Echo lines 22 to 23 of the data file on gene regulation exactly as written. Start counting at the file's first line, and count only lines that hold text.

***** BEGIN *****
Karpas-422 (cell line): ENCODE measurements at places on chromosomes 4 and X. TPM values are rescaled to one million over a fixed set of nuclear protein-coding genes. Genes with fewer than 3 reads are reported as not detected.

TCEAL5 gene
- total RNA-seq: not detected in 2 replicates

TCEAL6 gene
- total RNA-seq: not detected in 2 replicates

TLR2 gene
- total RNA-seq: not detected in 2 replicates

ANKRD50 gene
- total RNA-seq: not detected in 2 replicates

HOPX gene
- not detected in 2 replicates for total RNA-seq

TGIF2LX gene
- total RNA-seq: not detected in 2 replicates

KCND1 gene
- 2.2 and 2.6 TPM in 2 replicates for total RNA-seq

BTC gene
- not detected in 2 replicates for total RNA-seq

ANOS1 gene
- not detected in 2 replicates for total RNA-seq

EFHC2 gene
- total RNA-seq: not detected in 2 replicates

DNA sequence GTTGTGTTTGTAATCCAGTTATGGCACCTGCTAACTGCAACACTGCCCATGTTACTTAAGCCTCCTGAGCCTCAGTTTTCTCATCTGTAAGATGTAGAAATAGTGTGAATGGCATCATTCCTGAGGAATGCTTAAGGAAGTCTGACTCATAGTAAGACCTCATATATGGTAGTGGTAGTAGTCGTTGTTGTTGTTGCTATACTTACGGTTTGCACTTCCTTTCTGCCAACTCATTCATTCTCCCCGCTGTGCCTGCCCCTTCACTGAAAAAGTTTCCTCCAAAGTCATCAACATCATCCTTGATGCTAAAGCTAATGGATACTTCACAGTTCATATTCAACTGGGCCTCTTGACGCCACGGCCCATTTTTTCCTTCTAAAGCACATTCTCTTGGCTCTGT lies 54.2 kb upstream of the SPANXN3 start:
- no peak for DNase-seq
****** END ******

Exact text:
DNA sequence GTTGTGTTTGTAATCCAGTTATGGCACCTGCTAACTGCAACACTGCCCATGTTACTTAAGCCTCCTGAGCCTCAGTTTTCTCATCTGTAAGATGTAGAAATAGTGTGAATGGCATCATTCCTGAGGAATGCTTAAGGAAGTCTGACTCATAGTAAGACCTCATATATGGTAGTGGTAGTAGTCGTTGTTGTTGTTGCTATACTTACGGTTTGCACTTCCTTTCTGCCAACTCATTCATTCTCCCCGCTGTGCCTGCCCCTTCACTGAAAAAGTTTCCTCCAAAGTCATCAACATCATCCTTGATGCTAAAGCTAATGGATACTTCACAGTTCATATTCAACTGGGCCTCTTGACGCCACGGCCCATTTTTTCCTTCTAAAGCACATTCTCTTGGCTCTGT lies 54.2 kb upstream of the SPANXN3 start:
- no peak for DNase-seq